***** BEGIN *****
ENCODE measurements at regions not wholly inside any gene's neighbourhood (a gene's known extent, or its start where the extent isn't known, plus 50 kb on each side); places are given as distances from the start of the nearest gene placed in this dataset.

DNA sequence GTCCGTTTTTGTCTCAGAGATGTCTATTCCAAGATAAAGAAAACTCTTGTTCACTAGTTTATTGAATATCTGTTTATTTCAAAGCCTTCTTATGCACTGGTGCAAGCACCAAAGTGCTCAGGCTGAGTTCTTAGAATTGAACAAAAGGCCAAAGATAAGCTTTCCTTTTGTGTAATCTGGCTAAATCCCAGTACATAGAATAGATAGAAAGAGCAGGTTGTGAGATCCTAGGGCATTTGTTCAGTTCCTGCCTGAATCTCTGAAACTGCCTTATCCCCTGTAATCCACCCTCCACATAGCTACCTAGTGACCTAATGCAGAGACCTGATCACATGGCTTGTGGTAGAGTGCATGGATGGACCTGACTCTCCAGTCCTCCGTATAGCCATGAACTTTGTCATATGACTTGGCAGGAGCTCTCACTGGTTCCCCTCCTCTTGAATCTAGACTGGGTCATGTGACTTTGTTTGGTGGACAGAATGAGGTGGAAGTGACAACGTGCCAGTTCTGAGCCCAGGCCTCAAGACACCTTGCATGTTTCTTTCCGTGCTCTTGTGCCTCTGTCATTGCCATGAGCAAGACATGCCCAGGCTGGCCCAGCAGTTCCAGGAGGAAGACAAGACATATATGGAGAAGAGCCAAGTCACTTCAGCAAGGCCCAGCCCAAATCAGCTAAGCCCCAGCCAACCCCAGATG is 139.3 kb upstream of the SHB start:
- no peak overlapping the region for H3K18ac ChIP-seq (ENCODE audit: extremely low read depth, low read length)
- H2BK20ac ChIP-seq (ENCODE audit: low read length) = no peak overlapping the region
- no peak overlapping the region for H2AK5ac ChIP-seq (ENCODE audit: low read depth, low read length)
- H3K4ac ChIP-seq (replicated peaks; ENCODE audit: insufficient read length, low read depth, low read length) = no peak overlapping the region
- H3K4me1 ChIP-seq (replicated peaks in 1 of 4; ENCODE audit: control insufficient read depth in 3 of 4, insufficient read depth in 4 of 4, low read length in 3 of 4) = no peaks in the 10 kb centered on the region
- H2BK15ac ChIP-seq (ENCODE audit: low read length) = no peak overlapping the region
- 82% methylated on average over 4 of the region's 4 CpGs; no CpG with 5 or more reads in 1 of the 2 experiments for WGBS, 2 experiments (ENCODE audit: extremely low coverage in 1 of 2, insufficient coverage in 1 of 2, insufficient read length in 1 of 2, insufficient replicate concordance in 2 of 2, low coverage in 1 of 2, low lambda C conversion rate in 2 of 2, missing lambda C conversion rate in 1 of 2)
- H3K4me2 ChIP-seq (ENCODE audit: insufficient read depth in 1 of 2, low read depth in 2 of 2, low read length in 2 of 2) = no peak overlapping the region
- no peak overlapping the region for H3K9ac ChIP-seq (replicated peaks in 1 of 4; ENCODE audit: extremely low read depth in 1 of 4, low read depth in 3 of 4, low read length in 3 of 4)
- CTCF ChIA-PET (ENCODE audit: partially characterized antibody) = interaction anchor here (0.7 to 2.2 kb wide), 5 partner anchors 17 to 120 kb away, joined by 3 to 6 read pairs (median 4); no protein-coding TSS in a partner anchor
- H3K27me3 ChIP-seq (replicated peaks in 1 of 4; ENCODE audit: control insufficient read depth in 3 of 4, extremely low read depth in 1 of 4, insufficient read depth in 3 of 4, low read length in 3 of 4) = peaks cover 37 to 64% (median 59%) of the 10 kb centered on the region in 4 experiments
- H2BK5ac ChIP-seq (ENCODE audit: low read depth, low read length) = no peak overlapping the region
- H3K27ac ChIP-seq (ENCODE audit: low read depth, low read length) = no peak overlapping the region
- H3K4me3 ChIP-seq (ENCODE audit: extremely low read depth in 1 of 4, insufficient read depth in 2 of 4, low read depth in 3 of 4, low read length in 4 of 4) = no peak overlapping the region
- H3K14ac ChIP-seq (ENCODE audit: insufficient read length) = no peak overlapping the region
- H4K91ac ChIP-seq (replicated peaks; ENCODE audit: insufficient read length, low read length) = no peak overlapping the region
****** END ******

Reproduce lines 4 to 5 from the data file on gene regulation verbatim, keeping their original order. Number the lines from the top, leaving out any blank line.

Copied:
- H2BK20ac ChIP-seq (ENCODE audit: low read length) = no peak overlapping the region
- no peak overlapping the region for H2AK5ac ChIP-seq (ENCODE audit: low read depth, low read length)